Former Bush Assministration DOJ Big Shot: “Doood, weak.”

From Holden:

The Electronic Privacy Information Center, the American Civil Liberties Union and the National Security Archive are doing great work here.

A former top national security lawyer at the Justice Department questions the Bush administration’s legal rationale for its warrantless eavesdropping program, newly released documents show.

David Kris, now the chief ethics and compliance officer at Time Warner Inc., said in a Jan. 19 e-mail that administration legal arguments put forth a month after the program was publicly disclosed had ”a slightly after-the-fact quality or feeling to them.”

Kris wrote the e-mail to an aide to Attorney General Alberto Gonzales the same day Gonzales sent a 42-page white paper to Congress.

[snip]

Kris was an associate deputy attorney general from 2000 to 2003 dealing with national security issues, but there was no indication he was aware of the National Security Agency program or participated in internal deliberations about it during his government tenure.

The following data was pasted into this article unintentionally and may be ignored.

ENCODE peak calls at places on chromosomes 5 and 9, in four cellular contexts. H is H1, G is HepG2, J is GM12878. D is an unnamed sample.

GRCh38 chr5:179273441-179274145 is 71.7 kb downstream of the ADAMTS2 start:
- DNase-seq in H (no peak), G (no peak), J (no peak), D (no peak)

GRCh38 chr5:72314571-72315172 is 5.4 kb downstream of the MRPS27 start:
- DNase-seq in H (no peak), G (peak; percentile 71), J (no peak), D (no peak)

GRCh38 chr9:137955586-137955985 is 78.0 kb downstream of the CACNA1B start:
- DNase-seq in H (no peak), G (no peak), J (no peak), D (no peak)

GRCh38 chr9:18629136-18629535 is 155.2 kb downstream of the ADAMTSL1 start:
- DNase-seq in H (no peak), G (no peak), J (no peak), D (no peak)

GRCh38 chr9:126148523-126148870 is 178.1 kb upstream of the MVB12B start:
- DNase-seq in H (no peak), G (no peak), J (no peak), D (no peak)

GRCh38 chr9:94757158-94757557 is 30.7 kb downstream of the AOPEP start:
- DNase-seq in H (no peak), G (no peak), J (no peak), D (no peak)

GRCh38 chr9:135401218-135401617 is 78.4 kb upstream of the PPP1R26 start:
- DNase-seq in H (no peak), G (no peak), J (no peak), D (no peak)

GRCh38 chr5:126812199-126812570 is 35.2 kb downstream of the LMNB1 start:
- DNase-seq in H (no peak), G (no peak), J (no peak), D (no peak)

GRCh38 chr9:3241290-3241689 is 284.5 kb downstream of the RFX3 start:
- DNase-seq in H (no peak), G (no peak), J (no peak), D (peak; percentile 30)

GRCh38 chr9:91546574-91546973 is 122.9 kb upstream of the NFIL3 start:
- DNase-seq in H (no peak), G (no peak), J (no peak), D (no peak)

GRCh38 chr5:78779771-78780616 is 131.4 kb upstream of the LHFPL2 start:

[snip]

In the documents released in Washington on Wednesday, Kris criticized the administration’s defense of the program, saying: ”Claims that FISA simply requires too much paperwork or the bothersome marshaling of arguments seem relatively weak justifications for resorting to” constitutional powers ”in violation of the statute.”

[snip]

”I’m making my way through the white paper now,” Kris wrote the Gonzales aide, ”and of course it’s very professional and thorough and well written.”

Kris added, ”I kind of doubt it’s going to bring me around on the statutory arguments … but you never know, and in any event I can respect the analysis even if I don’t fully agree.”

In a Dec. 22 e-mail to the Gonzales aide, six days after The New York Times revealed the existence of the program, Kris wrote, ”It looks like you guys are leading with” congressional authorization as providing Bush the legal authority for carrying out the domestic spying and then falling back on constitutional arguments.

”If I’m reading it right, that’s an interesting choice,” Kris wrote. ”Maybe it reflects the VP’s philosophy that the best defense is a good offense.”